Not as smart as my next move. “Pass him.” I tell Doyle. And he does it; he fucking takes off without question. I guess Doyle is smarter than I take him for. We’re touching ninety-eight as we zoom past Sullivan. I don’t look, but I guess he’s wondering what the fuck’s going on. Here he is thinking he’s been tailed, and the two guys barrel past without so much as a glance. All the while, I’m connected to Scotty.

“See us yet?” I ask

“I gotcha; just. You’ve just overtook some fucker, yeah?”

“That’s him, the guy we’ve just passed, that’s Sullivan. You pull out now, we’ll pass, then you tail him. And keep the fucking cell phone connection. You’re the man, Scotty. We’re fucking relying on you for the next few minutes.”

It goes like clockwork, although how the fuck Scotty sees us in the downpour, beats me. We pass Scotty, Sullivan passes Scotty, we hang a left, and Scotty takes over. We are now running parallel with our target on Ocean Parkway, heading south.

I hear the hysteria on the radio. Cars are streaming south through Brooklyn. We got Tony and Schultz tearing down Flatbush Avenue, with Jensen and Triggs coming down Utica. Control is screaming like fuck for Doyle to pick up his radio. He ain’t ignoring it, he just ain’t fucking listening.

All the while, Scotty is talking in my ear. We’re still running parallel, about five hundred yards behind him.

“It ain’t gonna be Brighton Beach, Lieutenant. He’s heading straight south.”

Five minutes later and we’re tucked in behind Scotty, as Sullivan heads for Raritan Bay. We keep up the pretence for another few minutes, and I figure he’s on to us and tagging us along. I order Scotty to bale out, and he peels of west, as Doyle roars up to Sullivan’s back bumper. This is it, game on.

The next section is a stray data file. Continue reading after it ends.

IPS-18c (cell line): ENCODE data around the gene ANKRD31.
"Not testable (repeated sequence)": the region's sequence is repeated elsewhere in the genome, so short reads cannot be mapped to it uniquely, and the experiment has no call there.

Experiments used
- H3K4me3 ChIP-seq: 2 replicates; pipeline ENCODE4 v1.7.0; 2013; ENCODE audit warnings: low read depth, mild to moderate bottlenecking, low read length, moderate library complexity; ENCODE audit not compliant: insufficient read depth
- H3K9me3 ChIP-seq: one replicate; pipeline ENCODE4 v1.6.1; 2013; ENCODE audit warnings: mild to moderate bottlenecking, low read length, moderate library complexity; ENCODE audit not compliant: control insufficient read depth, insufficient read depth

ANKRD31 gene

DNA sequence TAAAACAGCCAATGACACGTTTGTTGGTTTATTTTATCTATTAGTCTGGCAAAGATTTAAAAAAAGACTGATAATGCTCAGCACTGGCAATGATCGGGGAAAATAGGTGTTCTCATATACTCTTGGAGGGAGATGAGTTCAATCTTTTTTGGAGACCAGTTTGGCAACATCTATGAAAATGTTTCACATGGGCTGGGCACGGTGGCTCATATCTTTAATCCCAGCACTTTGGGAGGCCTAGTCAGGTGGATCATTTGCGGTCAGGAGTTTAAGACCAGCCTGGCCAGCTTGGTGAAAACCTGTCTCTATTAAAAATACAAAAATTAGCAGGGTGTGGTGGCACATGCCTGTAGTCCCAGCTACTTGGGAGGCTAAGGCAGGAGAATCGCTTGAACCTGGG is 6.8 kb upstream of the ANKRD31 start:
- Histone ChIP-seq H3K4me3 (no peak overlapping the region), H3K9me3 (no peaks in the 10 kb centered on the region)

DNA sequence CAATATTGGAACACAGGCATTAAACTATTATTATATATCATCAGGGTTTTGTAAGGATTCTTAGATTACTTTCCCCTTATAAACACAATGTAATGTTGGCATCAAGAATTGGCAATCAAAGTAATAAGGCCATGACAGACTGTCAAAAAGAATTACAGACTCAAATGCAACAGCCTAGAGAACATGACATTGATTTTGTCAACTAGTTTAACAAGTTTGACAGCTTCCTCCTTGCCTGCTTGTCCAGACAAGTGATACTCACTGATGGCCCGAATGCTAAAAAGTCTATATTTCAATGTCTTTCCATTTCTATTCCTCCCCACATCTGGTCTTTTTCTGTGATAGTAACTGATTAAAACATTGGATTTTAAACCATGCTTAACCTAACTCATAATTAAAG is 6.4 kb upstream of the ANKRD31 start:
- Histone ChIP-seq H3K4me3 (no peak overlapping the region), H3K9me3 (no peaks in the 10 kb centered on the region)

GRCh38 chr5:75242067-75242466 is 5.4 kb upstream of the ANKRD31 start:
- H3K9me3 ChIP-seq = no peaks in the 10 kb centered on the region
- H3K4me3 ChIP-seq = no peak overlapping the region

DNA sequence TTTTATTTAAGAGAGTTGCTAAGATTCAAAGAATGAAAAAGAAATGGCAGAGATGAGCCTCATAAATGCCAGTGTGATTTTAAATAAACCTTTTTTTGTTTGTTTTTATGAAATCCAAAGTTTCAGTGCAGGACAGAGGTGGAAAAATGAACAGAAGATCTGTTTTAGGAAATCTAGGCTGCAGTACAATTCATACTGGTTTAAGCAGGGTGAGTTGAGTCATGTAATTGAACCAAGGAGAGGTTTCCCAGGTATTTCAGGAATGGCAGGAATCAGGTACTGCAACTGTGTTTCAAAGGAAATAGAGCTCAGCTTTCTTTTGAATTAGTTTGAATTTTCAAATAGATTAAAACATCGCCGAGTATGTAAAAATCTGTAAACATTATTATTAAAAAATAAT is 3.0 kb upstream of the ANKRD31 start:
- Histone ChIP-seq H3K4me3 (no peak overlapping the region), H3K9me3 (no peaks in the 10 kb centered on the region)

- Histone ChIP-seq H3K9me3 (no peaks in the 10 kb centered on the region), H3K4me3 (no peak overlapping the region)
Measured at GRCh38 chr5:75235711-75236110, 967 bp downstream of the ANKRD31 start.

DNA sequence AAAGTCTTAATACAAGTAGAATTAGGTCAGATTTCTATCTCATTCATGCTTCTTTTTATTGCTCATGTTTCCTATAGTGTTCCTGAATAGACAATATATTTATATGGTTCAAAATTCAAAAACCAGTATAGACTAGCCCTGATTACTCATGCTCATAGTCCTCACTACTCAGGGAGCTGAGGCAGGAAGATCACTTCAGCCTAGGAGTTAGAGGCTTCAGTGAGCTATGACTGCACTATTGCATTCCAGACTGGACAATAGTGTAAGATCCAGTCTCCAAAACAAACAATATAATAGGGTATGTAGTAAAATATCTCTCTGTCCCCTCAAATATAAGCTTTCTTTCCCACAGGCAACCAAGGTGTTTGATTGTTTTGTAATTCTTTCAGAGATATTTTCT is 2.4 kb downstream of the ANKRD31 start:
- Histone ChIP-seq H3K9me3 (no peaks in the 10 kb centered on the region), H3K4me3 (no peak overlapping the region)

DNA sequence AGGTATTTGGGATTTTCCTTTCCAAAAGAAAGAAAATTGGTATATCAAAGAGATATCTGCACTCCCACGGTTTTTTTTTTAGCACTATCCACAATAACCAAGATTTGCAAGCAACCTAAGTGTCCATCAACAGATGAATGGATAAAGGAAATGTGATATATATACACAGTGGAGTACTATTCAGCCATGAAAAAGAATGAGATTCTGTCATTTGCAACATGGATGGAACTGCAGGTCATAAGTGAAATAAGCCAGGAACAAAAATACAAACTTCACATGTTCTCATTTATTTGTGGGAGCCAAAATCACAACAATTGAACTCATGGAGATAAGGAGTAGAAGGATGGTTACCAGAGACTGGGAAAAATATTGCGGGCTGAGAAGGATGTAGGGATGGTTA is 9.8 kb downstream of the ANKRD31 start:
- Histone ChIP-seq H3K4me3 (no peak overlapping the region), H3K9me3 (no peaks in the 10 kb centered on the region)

We’ve got minutes before the rest of the cars pull in behind us. I see the chopper overhead. Sullivan does the planning for us; he heads straight for the warehouse district. We chase him for maybe two mile before he side-swipes a parked forklift, exits his car and dives straight through the window of a deserted warehouse. Just like that. Fucking keraam! Like a stuntman! We’re out and running before the glass has landed.

I signal Doyle to stay put, keep everyone out when they get here. I can see the blue flashes in the distance. He covers the window, as I pull the warehouse door along its runners. I let it go, and it closes with a thump.

I get my breath back, creeping forward. My eyes are slowly becoming accustomed to the darkness. I do a Jack Nicholson, after Johnny Carson.

“Heeere’s Johnny.” Silence. He’s either cut his throat as he came through the window, and he’s bleeding to death, or he’s fitter than he looks, and he’s got his breath back. I can’t hear a fucking thing.